Kate Godfrey and her faithful Highland Ponies are setting off on a journey round Scotland
Hoofprints Over Scotland
In July 2009, Kate Godfrey is setting off from her home in Perthshire on a long ride round Scotland (and a tiny bit of England) to raise money for the international training arm of World Horse Welfare.
The journey, which will last almost four months, aims to cover over a thousand miles using ancient hill tracks, drove roads and old military routes through the mountains.
On the trip she will be accompanied by two special brothers: her Highland pony geldings Doogs and Yeoman.
“Highlands are just ideal for a trip of this kind,” said Kate. “They’re strong and docile and they will march tirelessly to the next horizon. They’re also ‘easy keepers’ which have adapted over thousands of years to exist on poor quality mountain grazing. These guys are extremely clever and surefooted about crossing bogs and rivers – as long as you trust them to make the decisions!”
Kate bred the ponies herself and together they have made many trips camping in the Scottish mountains – but never one of this duration.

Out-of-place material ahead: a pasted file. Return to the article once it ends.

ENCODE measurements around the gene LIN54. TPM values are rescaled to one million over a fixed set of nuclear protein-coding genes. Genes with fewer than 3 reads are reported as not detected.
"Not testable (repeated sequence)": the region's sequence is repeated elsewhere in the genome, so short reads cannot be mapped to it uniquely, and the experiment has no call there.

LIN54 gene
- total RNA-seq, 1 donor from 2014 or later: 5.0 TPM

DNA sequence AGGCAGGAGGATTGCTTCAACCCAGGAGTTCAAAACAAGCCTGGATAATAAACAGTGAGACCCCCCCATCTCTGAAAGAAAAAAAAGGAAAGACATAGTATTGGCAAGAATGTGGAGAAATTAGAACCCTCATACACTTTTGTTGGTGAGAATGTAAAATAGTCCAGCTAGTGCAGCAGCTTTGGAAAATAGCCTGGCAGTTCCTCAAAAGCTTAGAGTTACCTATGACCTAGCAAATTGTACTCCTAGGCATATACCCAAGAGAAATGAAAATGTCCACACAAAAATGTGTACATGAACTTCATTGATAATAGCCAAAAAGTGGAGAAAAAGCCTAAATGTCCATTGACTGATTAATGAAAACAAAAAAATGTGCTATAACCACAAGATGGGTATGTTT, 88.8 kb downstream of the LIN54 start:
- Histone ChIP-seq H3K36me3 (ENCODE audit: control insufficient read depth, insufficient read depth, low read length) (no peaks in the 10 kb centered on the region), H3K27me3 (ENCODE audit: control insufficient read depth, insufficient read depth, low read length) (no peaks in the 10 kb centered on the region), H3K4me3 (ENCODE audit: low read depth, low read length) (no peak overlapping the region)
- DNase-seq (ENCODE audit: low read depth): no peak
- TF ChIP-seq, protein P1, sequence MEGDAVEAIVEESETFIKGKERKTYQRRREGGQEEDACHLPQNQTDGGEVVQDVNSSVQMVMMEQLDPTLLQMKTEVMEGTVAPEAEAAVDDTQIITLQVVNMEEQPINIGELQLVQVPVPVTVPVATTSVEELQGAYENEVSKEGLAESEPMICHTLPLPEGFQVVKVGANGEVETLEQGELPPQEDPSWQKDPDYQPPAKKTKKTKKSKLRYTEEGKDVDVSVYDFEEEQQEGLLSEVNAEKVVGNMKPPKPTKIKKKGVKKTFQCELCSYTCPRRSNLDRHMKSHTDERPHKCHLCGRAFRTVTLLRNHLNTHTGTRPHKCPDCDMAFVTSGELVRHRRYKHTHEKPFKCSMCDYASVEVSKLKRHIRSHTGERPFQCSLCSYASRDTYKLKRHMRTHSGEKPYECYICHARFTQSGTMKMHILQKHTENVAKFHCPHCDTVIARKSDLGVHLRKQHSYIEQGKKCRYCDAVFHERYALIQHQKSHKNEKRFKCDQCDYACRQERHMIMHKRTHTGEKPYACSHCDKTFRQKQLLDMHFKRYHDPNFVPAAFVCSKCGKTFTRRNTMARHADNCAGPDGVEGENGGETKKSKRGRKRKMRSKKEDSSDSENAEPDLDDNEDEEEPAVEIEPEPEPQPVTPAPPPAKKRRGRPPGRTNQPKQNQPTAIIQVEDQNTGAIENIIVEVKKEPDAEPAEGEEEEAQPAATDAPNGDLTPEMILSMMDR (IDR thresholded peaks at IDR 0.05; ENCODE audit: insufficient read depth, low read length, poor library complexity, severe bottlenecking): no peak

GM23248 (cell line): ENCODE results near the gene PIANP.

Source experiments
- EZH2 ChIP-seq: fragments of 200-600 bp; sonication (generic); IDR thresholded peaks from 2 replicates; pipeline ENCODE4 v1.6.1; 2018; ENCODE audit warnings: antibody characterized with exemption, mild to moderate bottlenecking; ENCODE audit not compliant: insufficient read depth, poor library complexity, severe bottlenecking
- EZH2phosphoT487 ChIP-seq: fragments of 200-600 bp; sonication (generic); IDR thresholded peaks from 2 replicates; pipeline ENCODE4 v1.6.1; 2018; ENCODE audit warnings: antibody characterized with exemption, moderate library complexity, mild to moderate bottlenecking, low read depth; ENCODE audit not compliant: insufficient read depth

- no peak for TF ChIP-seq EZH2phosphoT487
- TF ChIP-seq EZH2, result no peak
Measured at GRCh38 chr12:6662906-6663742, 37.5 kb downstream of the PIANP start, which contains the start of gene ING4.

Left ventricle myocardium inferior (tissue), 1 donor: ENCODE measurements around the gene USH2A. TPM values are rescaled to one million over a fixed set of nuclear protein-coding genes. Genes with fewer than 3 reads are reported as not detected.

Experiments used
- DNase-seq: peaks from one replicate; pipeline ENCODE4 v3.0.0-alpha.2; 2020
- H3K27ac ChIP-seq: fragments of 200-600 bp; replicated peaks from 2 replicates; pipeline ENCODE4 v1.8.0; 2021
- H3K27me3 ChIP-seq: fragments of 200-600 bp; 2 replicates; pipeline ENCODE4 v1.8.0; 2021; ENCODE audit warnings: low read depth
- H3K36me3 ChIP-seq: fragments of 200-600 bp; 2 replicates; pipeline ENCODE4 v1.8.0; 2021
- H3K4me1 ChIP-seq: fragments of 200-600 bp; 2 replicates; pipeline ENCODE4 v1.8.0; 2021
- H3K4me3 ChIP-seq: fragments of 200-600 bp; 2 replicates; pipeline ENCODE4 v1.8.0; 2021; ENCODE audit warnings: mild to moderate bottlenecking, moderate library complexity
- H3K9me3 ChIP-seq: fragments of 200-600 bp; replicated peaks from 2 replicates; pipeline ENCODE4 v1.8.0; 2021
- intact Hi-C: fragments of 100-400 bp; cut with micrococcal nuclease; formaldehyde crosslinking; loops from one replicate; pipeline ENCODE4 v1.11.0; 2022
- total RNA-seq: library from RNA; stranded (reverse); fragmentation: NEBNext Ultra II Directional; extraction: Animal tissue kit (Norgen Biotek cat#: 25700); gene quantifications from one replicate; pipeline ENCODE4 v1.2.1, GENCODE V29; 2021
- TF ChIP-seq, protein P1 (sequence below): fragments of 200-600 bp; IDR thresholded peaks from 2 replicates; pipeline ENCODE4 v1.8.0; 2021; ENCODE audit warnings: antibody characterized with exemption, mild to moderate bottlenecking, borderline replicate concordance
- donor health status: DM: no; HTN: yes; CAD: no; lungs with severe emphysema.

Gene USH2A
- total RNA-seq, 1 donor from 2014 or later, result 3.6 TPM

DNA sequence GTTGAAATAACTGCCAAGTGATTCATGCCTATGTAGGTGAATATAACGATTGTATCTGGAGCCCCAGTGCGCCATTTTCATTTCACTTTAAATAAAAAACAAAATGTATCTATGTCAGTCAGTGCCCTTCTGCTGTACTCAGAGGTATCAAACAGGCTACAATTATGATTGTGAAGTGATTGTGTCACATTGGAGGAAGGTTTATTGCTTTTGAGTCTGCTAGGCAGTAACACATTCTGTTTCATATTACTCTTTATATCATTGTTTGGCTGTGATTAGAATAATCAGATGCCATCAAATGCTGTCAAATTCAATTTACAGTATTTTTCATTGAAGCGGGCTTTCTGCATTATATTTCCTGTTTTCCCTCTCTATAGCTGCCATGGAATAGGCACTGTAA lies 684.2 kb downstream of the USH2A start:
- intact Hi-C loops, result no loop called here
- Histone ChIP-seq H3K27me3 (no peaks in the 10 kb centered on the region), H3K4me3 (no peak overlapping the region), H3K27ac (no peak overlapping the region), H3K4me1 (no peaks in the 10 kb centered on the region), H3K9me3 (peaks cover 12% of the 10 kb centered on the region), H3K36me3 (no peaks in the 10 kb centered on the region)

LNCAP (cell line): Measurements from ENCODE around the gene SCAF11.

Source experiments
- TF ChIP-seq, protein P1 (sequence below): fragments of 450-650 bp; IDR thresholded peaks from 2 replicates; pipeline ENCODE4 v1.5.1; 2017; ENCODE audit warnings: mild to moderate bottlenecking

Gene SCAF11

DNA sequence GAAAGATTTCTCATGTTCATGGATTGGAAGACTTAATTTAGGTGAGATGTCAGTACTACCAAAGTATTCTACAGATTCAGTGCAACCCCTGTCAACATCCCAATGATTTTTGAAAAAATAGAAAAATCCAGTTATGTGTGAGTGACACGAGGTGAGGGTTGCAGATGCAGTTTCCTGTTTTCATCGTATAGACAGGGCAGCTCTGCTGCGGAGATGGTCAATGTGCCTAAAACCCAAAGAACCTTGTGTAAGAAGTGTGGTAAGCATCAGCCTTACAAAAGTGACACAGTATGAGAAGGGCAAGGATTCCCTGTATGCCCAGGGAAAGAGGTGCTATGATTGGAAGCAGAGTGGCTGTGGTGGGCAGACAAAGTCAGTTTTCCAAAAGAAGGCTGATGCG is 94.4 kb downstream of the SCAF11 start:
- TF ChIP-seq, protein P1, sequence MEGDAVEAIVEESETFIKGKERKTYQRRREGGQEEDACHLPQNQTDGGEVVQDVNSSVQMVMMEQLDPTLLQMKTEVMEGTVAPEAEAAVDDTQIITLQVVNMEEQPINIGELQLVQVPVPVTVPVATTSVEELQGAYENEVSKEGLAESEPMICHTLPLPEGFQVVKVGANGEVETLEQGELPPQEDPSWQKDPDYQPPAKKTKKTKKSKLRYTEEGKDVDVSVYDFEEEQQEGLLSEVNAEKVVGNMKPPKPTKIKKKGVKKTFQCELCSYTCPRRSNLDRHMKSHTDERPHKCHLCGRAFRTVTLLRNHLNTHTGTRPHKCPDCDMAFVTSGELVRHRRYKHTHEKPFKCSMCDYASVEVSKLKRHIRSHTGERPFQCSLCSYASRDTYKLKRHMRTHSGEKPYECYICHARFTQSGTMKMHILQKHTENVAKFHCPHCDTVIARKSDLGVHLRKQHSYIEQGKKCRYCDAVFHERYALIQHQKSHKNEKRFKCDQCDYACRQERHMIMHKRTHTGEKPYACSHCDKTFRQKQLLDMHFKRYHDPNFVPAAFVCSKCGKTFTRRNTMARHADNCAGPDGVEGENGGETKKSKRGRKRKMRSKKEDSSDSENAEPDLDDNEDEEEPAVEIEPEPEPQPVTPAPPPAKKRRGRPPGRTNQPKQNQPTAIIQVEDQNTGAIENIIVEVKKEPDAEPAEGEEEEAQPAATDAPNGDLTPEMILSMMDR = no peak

“I’ve been dreaming of doing a trip like this for some years,” she said. “It’s now come to the top of my to-do list for two reasons. Firstly, Scotland is benefiting from new legislation under the Land Reform Act which now gives tremendous access to thousands of miles of tracks across Scotland’s wild land for horse riders.
Secondly, my farriers, Jim and Kevin Balfour, have told me stories and shown me photos of the fantastic work they do for World Horse Welfare running training courses in developing countries. It’s such a great cause – I wanted to do something to help.”
It has obviously struck a chord with her fellow Scottish horse riders: she has been overwhelmed with offers of places to stay, grazing (and the occasional bath!) from people on her route, as well as lots of local information about tracks and byways. She has also been invited to pay a visit to Gartmore House, the one-time home of long rider R. B. Cunninghame Graham, the ‘Gaucho Laird’.
Kate’s partner Bill Everett MRCVS, a familiar face for many years in Scottish endurance vetting circles, plans to meet up with Kate periodically to monitor the physiological effects of long riding on the ponies. “And, hopefully, check up on my welfare too!” adds Kate.
You can find out more about Kate’s journey and about long distance riding in Scotland generally on her website.
For more information about R. B. Cunninghame Graham, please click here.
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